Brexit

Concerns raised over post-Brexit rights of Irish citizens in the north

Theresa May in Belfast this week pledged to examine difficulties faced by Irish citizens who want to bring family members into the north
Connla Young

CONCERNS have been raised again about the rights of people in the north claiming Irish citizenship after Brexit.

It comes after a statement by British immigration minister Caroline Nokes on the same day Prime Minister Theresa May pledged to examine difficulties faced by Irish citizens who want to bring family members into the north.

Under the 1998 Good Friday Agreement (GFA) people have the right to Irish or British citizenship.

In response to a parliamentary question this week, Ms Nokes said: “Irish citizens resident in the UK who do not hold British citizenship will be eligible to apply to the EU Settlement Scheme if they choose. However, they do not need to do so under the reciprocal Common Travel Area arrangements with Ireland."

The EU Settlement Scheme will allow EU citizens to continue living in Britain or Northern Ireland after Brexit.

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However, the Home Office has previously said it views people born in the north as British, a position some believe is contrary to the GFA.

It has meant that family members of people born in Northern Ireland but claiming Irish citizenship may have difficulty securing residency.

Daniel Holder, deputy director of the Committee on the Administration of Justice, expressed concern.

“Under the current Home Office position that Northern Ireland-born people should be treated as British, this means that no Irish citizen born in NI could benefit from the retained EU citizens’ rights under the Withdrawal Agreement, that are to be accessed by the EU Settlement Scheme.”

Mr Holder claimed Ms Nokes is at odds with the GFA.

“Her position makes a mockery of the agreement’s pledge that it is the ‘birth right’ of people born in the north to be accepted as Irish or British (or both),” he said.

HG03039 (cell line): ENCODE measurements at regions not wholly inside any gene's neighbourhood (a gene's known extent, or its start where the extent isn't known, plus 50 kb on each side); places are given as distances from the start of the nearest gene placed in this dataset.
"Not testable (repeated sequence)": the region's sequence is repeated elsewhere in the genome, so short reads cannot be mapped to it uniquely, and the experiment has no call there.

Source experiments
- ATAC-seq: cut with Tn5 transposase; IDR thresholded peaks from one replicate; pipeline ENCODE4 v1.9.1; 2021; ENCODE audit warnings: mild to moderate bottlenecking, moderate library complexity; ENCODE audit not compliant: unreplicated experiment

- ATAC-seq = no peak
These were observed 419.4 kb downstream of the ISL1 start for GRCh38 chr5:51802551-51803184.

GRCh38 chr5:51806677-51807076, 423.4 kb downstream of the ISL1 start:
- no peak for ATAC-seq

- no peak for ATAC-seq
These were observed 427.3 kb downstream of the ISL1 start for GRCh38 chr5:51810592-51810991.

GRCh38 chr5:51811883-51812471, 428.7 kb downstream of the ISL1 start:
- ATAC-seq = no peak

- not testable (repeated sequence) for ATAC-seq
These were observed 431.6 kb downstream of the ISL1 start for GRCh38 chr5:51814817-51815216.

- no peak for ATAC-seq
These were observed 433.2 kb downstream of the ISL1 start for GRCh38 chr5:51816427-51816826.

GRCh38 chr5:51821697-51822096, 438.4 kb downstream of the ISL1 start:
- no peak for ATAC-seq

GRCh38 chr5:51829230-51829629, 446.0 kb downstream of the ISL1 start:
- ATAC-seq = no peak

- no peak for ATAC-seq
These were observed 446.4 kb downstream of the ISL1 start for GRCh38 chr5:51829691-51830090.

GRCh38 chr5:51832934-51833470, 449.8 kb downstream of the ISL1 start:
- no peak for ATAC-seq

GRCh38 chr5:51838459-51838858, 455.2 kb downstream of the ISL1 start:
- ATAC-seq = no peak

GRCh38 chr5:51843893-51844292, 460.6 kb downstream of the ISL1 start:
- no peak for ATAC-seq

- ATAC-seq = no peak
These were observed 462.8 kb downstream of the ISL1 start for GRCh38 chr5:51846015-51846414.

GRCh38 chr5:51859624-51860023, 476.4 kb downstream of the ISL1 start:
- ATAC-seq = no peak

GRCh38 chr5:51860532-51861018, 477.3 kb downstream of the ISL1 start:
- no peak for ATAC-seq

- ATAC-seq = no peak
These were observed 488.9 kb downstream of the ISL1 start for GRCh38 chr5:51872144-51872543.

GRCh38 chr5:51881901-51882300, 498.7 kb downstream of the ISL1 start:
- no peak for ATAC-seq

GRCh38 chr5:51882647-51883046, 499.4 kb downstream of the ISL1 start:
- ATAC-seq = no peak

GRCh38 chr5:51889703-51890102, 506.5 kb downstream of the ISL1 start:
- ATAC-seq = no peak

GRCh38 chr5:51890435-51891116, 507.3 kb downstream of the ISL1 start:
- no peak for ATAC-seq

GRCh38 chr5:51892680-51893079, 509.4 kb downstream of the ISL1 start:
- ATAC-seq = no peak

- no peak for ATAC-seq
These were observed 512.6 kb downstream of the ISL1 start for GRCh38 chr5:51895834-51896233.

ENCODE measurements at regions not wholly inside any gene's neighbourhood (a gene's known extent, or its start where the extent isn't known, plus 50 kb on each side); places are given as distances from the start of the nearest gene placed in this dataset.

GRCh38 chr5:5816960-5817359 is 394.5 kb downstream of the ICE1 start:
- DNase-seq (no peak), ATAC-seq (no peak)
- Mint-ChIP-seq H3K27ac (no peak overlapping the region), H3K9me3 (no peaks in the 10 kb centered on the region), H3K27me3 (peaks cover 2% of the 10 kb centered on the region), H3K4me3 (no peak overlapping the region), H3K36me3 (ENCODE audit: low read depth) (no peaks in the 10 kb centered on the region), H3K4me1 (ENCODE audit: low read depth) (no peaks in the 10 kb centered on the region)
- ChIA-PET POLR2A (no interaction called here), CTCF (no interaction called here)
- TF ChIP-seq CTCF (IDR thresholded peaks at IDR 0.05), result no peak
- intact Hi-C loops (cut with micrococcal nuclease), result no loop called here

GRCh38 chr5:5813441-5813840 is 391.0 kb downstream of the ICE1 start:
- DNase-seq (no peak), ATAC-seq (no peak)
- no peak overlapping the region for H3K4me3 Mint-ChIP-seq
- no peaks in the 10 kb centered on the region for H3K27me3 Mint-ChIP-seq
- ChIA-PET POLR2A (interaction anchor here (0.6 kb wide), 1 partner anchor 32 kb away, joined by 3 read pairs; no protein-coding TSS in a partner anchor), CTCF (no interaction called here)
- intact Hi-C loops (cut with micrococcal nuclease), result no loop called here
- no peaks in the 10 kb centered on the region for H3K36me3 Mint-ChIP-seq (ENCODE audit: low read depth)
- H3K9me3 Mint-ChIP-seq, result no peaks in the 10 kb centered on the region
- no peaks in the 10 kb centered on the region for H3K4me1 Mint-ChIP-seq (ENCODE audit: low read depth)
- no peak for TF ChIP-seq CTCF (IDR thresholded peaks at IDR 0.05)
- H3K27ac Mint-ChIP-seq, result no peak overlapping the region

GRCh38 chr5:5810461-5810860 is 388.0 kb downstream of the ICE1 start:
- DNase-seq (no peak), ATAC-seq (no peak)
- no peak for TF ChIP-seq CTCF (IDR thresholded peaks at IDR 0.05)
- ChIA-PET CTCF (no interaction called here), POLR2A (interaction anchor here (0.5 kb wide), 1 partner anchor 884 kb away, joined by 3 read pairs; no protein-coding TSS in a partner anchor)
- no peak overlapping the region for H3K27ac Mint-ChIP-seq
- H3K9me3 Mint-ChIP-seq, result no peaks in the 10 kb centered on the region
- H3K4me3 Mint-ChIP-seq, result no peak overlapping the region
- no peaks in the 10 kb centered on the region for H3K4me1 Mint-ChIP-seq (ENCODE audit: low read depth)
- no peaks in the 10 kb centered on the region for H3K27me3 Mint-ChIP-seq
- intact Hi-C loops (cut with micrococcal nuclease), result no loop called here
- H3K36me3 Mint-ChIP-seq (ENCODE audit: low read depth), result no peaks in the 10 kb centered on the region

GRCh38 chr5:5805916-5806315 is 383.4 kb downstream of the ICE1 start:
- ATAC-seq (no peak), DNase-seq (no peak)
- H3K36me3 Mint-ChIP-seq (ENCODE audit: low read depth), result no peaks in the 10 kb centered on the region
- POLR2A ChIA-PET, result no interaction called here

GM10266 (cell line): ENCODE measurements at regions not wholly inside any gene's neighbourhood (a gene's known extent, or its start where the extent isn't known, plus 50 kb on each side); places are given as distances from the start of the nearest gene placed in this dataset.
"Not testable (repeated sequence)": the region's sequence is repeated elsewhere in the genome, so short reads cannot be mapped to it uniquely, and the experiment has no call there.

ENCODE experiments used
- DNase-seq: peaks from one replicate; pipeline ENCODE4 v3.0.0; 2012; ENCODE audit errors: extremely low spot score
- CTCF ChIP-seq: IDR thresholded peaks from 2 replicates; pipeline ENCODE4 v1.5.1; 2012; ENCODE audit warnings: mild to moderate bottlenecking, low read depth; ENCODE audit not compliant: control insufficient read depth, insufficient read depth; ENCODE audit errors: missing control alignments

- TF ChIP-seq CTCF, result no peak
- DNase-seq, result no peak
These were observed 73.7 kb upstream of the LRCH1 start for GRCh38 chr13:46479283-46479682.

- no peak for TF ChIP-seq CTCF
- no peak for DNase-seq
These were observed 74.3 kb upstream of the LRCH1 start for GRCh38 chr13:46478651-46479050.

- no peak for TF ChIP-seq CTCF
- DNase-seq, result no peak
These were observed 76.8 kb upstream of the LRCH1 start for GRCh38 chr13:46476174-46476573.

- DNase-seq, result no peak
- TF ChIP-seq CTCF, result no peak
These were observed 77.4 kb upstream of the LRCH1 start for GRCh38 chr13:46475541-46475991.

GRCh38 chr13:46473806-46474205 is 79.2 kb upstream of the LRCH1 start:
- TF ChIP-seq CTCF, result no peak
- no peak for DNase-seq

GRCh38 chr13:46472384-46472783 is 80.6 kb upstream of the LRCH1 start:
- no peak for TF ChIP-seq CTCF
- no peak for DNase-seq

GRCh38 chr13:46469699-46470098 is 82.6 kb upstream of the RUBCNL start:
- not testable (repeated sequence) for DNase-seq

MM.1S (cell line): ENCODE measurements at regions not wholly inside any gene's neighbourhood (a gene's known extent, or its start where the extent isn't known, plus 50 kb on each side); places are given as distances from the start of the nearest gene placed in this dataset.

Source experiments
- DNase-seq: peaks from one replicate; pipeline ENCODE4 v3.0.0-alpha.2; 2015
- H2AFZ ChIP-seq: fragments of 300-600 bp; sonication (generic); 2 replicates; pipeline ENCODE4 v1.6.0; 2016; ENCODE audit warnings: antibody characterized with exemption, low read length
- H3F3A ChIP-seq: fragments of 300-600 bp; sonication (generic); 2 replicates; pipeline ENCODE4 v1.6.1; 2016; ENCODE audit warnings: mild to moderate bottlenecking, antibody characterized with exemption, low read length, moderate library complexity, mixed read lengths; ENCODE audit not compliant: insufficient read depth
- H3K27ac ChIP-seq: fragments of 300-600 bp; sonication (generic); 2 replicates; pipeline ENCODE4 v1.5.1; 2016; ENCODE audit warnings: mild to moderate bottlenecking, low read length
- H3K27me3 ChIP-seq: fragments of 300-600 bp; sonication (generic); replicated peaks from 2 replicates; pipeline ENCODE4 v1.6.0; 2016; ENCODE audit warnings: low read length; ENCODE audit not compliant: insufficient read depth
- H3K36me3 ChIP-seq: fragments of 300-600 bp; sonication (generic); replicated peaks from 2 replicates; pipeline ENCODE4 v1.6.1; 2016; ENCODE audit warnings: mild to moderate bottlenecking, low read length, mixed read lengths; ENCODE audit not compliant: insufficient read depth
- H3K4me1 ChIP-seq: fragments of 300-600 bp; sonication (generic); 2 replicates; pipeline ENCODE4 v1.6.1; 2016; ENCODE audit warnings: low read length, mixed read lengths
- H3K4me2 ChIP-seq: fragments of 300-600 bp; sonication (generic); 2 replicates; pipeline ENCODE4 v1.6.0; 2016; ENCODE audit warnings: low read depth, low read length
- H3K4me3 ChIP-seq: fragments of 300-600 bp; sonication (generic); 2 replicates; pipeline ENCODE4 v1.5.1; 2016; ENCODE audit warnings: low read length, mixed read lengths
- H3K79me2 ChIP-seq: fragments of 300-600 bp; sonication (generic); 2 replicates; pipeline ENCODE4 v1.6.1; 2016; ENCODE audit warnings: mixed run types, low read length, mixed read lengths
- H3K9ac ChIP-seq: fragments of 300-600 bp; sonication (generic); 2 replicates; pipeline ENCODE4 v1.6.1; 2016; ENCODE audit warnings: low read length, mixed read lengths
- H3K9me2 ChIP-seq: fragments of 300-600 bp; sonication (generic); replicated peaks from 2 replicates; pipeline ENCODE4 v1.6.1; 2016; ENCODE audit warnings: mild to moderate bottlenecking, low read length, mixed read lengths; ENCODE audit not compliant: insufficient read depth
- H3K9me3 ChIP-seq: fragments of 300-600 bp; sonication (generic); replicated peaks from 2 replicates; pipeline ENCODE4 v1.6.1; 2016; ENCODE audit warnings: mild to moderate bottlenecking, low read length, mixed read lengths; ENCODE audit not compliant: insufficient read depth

“Back in December 2017 separate UK-EU commitments were made for arrangements for Irish citizens residing in Northern Ireland to continue to be able to exercise EU rights – but these arrangements were never put into place.

“This Home Office position means Irish citizens here may be among the only EU citizens not to have a mechanism to retain some of their EU rights.”

Ms Nokes caused controversy last year when she admitted to the House of Commons Northern Ireland Affairs Committee that she had not read the Good Friday Agreement “in its entirety”.

A Home Office spokesman said last night it was "absolutely committed to upholding the Belfast ('Good Friday') Agreement which confirms the birth right of the people of Northern Ireland to identify as British or Irish or both, as they may so choose, and to hold both British and Irish citizenship.

“We respect the right of the people of Northern Ireland to choose how they identify.

“Irish citizens resident in the UK who do not hold British citizenship will be eligible to apply to the EU Settlement Scheme if they choose. However, they do not need to do so under the reciprocal Common Travel Area arrangements with Ireland."

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